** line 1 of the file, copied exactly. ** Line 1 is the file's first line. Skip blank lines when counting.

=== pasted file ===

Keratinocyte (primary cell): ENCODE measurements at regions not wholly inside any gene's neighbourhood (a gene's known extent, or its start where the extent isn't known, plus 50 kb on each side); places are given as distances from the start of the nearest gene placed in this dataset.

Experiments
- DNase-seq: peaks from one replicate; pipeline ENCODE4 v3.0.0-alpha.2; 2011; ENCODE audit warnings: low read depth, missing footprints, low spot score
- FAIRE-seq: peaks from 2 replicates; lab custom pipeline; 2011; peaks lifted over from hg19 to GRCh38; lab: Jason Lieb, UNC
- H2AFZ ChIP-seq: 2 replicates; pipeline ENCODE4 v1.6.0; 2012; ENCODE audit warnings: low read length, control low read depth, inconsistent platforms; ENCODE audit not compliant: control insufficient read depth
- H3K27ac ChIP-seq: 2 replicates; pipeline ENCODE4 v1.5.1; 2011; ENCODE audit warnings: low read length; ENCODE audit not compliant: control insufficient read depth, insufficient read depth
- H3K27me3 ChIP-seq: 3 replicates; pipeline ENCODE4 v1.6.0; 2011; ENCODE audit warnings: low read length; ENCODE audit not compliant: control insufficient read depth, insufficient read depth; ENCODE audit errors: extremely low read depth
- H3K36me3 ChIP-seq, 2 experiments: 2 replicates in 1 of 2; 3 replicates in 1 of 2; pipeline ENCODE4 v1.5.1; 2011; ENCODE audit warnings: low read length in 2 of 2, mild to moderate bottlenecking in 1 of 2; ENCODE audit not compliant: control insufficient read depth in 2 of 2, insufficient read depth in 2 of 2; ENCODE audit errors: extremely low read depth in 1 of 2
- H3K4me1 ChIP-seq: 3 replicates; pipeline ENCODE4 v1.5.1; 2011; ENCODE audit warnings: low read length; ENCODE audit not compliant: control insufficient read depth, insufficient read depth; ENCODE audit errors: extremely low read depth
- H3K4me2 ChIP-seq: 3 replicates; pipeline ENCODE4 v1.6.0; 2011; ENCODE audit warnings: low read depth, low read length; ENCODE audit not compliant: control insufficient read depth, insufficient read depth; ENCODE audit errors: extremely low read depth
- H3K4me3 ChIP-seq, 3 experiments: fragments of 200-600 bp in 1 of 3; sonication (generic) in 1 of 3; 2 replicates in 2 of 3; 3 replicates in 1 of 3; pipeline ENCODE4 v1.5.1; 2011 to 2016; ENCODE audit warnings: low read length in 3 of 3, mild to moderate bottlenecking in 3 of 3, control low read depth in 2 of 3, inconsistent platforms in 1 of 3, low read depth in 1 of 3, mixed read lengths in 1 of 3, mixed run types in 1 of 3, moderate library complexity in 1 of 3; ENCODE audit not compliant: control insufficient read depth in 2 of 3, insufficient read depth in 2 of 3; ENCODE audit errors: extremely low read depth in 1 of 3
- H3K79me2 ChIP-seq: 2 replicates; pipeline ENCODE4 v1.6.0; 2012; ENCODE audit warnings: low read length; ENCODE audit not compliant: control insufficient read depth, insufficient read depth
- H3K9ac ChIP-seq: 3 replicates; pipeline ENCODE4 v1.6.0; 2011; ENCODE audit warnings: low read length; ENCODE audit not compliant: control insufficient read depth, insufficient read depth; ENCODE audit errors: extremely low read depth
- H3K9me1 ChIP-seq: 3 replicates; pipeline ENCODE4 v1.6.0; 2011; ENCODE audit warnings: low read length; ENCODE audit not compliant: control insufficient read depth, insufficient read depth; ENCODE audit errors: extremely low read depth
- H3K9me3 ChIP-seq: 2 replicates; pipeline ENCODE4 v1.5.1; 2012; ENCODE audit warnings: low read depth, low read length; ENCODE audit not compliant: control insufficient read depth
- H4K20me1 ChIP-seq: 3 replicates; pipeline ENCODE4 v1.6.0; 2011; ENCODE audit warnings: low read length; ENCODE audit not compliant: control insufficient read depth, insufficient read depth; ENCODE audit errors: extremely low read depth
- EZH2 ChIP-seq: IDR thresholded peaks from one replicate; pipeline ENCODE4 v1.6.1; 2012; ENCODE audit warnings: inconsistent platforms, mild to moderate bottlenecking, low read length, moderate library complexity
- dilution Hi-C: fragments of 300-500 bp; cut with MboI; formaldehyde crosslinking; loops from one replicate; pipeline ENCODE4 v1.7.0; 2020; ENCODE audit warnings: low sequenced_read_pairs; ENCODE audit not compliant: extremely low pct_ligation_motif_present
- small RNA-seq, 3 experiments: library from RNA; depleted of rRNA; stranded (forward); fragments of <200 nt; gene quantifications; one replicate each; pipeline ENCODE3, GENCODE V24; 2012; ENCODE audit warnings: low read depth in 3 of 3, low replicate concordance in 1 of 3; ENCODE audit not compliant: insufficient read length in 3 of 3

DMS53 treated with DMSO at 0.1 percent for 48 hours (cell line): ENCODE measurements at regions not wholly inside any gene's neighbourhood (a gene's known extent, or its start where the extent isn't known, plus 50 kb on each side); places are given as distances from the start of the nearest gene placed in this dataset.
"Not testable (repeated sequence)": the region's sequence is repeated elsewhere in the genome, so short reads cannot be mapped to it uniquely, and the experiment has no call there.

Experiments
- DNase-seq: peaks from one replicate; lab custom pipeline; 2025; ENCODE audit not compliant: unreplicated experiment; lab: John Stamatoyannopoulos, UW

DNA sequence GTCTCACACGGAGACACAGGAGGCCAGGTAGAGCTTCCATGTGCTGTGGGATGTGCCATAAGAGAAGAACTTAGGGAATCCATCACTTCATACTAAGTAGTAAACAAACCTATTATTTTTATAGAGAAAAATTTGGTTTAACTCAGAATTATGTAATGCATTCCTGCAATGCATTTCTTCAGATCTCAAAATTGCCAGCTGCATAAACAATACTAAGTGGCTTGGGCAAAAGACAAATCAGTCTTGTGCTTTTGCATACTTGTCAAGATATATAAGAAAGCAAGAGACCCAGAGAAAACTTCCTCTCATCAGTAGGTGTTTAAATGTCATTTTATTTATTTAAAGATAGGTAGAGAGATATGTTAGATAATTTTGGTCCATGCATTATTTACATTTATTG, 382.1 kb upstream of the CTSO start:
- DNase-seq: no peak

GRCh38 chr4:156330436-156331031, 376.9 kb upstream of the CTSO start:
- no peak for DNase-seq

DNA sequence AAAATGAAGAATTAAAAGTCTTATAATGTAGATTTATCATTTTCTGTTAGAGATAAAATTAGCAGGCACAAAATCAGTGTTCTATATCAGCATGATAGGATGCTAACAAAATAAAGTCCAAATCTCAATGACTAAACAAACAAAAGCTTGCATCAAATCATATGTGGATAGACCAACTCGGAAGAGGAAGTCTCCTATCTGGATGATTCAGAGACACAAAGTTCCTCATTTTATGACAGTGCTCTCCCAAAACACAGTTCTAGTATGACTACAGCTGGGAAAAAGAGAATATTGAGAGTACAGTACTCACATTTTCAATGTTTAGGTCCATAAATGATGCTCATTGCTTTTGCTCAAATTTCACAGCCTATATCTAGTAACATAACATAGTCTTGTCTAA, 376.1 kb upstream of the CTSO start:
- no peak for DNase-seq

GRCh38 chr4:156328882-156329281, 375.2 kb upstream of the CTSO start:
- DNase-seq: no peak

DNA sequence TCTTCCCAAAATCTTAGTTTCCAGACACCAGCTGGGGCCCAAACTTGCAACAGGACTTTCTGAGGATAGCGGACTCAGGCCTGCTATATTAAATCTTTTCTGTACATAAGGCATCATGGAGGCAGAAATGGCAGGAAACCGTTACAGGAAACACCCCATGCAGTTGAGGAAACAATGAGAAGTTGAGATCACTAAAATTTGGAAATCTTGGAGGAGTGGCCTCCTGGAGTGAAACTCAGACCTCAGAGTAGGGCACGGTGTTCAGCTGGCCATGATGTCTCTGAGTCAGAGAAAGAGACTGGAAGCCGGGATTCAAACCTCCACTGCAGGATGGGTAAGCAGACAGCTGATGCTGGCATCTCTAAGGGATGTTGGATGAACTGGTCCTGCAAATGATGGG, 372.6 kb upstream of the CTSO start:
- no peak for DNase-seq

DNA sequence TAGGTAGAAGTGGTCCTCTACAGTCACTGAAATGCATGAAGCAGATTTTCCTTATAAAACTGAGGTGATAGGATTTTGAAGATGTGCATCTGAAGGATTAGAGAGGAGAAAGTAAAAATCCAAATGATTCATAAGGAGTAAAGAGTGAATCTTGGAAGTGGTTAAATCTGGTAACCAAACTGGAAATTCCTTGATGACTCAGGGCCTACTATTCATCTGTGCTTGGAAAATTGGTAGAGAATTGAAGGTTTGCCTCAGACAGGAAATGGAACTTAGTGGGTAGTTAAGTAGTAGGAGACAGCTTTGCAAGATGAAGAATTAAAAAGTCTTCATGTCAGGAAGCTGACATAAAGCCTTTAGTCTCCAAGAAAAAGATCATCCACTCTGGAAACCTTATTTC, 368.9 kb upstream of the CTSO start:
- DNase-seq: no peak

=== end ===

Keratinocyte (primary cell): ENCODE measurements at regions not wholly inside any gene's neighbourhood (a gene's known extent, or its start where the extent isn't known, plus 50 kb on each side); places are given as distances from the start of the nearest gene placed in this dataset.